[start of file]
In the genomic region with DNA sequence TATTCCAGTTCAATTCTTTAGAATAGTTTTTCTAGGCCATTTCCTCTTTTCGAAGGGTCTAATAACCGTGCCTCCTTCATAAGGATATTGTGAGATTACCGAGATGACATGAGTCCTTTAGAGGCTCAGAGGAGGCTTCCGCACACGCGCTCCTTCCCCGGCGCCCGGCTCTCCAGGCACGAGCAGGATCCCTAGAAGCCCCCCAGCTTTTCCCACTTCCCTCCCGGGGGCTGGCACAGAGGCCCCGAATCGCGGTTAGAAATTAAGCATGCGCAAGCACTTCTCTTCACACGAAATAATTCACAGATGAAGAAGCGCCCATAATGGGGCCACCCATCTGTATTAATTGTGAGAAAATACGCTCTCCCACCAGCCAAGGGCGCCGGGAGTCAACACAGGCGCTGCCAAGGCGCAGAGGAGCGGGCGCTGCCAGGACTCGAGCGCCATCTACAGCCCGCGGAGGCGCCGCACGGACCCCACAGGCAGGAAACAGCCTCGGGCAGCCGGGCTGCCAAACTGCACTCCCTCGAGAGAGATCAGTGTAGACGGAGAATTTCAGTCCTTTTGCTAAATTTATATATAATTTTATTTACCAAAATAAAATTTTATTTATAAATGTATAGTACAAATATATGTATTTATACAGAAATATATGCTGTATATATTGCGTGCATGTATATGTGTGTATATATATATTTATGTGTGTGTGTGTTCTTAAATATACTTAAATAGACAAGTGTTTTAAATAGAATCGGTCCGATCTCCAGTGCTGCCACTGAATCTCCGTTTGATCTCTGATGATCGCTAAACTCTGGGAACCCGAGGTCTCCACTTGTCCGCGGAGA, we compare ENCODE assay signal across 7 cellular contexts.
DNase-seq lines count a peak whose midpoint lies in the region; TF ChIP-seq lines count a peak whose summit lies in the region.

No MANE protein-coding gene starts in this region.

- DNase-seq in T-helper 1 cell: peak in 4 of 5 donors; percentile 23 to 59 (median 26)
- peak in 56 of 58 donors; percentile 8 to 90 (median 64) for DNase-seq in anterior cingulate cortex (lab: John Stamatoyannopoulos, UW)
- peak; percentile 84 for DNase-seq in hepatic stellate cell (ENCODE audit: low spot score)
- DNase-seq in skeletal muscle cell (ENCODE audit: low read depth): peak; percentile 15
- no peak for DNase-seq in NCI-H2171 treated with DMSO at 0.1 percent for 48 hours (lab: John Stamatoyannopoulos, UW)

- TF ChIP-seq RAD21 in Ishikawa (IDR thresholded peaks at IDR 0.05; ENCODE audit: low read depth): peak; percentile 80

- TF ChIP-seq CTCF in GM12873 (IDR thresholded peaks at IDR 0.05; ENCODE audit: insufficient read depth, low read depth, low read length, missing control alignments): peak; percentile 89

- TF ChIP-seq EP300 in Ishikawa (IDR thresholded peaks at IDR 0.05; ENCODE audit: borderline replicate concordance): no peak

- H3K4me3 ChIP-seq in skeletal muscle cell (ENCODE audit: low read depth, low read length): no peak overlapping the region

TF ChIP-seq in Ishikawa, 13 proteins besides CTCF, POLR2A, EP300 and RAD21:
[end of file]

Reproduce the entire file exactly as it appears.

In the genomic region with DNA sequence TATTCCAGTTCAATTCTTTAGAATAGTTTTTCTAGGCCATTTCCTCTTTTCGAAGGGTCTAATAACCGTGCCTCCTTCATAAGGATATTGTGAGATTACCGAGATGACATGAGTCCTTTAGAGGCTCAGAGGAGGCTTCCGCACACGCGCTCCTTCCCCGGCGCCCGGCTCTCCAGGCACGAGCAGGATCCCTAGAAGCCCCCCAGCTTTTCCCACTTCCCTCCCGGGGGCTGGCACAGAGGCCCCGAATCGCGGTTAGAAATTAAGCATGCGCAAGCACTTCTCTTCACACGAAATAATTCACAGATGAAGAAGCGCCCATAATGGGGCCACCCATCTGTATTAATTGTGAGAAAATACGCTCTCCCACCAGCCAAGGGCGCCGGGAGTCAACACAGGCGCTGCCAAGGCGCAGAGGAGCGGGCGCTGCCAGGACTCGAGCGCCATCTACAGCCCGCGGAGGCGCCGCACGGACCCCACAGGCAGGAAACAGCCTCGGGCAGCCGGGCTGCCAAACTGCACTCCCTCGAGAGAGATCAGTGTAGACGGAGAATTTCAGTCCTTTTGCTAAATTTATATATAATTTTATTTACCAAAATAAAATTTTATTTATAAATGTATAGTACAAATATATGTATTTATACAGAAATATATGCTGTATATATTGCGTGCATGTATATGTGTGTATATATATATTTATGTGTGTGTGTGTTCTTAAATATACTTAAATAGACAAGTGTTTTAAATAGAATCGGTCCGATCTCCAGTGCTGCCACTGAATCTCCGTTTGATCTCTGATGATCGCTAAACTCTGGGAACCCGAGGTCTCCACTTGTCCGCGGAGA, we compare ENCODE assay signal across 7 cellular contexts.
DNase-seq lines count a peak whose midpoint lies in the region; TF ChIP-seq lines count a peak whose summit lies in the region.

No MANE protein-coding gene starts in this region.

- DNase-seq in T-helper 1 cell: peak in 4 of 5 donors; percentile 23 to 59 (median 26)
- peak in 56 of 58 donors; percentile 8 to 90 (median 64) for DNase-seq in anterior cingulate cortex (lab: John Stamatoyannopoulos, UW)
- peak; percentile 84 for DNase-seq in hepatic stellate cell (ENCODE audit: low spot score)
- DNase-seq in skeletal muscle cell (ENCODE audit: low read depth): peak; percentile 15
- no peak for DNase-seq in NCI-H2171 treated with DMSO at 0.1 percent for 48 hours (lab: John Stamatoyannopoulos, UW)

- TF ChIP-seq RAD21 in Ishikawa (IDR thresholded peaks at IDR 0.05; ENCODE audit: low read depth): peak; percentile 80

- TF ChIP-seq CTCF in GM12873 (IDR thresholded peaks at IDR 0.05; ENCODE audit: insufficient read depth, low read depth, low read length, missing control alignments): peak; percentile 89

- TF ChIP-seq EP300 in Ishikawa (IDR thresholded peaks at IDR 0.05; ENCODE audit: borderline replicate concordance): no peak

- H3K4me3 ChIP-seq in skeletal muscle cell (ENCODE audit: low read depth, low read length): no peak overlapping the region

TF ChIP-seq in Ishikawa, 13 proteins besides CTCF, POLR2A, EP300 and RAD21: